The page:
A newly released study has found that users of Microsoft’s line of Internet Explorer browsers have the lowest IQs, on average, than people who regularly use other web browsers. Conversely, Opera users have the highest average IQ.
The study (PDF) comes via Vancouver-based “psychometric consulting company” AptiQuant, who tested 101,326 people, from English-speaking countries, over the course of four weeks, using the Wechsler Adult Intelligence Scale to determine their intellectual prowess.
“Because cognitive scores are related to tech-savviness,” the researchers write in the study, “we hypothesized that the choice of web browser is related to cognitive ability of an individual.”
While the study is not on par with, say, a scientific paper, and IQ is hardly the only factor in determining a person’s full intellect, the report certainly does a lot to make non-IE users feel good about themselves.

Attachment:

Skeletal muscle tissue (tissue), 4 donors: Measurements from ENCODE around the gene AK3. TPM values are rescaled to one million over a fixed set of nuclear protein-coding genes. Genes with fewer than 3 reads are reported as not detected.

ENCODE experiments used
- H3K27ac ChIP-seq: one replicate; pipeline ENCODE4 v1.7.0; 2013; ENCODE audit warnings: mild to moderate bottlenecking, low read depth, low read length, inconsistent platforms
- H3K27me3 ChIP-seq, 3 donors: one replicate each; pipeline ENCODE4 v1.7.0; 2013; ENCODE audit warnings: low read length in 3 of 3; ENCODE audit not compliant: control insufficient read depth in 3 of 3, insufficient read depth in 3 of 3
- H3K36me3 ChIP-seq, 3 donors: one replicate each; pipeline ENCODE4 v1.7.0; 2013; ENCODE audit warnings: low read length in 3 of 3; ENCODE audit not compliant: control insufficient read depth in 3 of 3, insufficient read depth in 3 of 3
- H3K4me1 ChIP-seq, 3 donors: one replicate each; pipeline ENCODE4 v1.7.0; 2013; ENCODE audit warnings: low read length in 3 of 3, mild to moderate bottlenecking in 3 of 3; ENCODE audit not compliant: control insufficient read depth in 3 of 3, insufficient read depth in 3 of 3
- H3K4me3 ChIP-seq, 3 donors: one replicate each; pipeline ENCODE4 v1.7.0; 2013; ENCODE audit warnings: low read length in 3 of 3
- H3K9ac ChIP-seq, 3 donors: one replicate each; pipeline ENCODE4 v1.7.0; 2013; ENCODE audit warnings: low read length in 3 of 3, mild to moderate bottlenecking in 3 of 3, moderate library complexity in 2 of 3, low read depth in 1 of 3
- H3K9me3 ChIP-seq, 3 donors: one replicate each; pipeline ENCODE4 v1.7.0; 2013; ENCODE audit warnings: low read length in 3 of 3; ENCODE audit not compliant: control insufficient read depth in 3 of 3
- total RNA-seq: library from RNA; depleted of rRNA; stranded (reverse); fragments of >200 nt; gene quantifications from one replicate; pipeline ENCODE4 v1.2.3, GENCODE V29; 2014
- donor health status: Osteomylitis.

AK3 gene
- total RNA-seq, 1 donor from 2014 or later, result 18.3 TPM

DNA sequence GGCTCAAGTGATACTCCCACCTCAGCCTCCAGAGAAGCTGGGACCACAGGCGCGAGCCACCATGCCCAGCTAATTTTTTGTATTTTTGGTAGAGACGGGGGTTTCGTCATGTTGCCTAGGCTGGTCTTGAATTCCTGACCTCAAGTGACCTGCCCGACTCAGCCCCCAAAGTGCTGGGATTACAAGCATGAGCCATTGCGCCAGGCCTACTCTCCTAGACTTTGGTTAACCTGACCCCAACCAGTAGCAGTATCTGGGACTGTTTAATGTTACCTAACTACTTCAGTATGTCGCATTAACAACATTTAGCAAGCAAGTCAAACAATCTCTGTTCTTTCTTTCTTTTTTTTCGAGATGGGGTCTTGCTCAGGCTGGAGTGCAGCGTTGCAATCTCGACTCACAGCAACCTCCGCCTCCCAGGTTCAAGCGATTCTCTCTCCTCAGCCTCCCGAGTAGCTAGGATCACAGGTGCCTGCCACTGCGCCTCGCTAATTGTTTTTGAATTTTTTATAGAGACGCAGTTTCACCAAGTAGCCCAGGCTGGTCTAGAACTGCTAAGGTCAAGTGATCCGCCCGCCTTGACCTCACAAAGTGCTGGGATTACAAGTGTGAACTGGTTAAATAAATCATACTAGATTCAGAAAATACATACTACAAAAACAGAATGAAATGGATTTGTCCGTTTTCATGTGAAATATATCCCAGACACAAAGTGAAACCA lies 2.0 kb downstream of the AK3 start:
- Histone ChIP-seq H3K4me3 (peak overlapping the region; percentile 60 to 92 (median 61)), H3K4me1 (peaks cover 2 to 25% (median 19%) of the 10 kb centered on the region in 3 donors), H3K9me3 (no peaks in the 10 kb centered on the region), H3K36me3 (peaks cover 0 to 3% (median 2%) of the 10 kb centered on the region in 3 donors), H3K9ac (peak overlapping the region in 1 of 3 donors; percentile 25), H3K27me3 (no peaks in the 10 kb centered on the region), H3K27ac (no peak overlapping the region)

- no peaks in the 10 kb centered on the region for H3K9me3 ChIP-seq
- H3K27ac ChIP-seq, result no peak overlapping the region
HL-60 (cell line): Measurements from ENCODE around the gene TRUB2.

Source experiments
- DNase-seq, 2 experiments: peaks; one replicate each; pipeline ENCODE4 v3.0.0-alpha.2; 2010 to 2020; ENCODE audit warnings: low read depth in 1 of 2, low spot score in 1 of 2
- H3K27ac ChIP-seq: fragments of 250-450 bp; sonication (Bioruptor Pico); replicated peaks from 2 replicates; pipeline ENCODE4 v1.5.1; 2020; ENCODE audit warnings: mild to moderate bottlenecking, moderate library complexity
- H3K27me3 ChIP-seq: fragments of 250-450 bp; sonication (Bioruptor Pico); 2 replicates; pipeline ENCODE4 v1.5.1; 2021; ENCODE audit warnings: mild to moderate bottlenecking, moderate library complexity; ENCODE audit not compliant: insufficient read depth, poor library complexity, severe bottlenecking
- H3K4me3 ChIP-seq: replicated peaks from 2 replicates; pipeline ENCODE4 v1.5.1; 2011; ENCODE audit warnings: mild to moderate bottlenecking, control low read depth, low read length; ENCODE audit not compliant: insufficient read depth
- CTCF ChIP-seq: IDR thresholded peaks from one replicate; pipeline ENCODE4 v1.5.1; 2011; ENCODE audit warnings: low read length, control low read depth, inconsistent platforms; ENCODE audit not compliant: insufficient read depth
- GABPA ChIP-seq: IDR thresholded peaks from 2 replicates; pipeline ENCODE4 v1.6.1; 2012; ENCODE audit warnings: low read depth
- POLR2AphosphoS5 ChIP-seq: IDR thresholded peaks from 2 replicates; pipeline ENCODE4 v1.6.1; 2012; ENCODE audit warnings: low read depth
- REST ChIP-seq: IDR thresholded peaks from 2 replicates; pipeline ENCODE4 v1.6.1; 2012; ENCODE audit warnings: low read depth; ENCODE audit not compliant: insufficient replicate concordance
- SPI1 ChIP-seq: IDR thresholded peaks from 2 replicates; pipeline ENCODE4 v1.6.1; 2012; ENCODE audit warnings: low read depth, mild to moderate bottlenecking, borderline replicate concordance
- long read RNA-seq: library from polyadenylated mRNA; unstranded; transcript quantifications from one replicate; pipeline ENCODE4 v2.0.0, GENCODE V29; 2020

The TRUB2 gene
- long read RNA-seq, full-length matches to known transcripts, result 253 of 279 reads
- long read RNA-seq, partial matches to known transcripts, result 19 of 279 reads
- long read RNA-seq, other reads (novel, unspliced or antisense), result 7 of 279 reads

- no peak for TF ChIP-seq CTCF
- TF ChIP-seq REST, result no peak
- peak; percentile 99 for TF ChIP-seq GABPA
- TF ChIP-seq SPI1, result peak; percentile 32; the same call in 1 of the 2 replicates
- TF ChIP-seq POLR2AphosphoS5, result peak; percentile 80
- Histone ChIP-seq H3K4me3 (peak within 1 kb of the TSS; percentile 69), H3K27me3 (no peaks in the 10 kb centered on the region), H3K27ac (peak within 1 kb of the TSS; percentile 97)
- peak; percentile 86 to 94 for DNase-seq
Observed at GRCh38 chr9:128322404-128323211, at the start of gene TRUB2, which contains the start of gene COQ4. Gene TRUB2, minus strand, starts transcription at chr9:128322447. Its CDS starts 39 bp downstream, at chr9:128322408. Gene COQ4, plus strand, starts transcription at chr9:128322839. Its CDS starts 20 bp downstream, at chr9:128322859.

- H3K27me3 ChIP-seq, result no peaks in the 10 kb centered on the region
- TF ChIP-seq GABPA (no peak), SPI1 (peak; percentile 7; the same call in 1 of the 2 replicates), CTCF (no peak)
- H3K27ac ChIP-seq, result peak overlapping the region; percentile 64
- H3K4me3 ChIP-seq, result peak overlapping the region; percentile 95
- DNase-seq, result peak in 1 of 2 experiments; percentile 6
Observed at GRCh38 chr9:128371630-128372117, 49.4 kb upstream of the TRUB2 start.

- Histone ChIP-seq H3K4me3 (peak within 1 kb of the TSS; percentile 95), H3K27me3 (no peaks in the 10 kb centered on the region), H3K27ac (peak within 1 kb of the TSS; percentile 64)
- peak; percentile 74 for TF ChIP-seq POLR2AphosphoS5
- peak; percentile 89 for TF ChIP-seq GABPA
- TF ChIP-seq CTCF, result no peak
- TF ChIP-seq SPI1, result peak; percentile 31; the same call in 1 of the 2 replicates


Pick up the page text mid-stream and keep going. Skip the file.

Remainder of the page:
Perched at the pinnacle of brainpower are users of Opera, who scored an average IQ of 126.5. Mozilla’s Mac-specific browser, Camino, came in a close second, with a score of 124.4. As you might expect, the most widely used browsers fell somewhere in the middle: Safari users scored a 113.5; Chrome, 111.2; and Firefox, 108.7.
Crowded at the bottom of the brain heap are users of Internet Explorer. Of those, users of IE 9 had the best score, about an 87. And it just goes down hill from there, with each previous version’s users scoring worse and worse. The plunge ends with IE 6 users, who scored about an 82.
“From the test results, it is a clear indication that individuals on the lower side of the IQ scale tend to resist a change/upgrade of their browsers,” AptiQuant writes. The company also says that this information should add another nail to the coffin of the Internet Explorer line.
“It is common knowledge, that Internet Explorer Versions to 6.0 to 8.0 are highly incompatible with modern web standards,” the company writes. “In order to make websites work properly on these browsers, web developers have to spend a lot of unnecessary effort…. Now that we have a statistical pattern on the continuous usage of incompatible browsers, better steps can be taken to eradicate this nuisance.”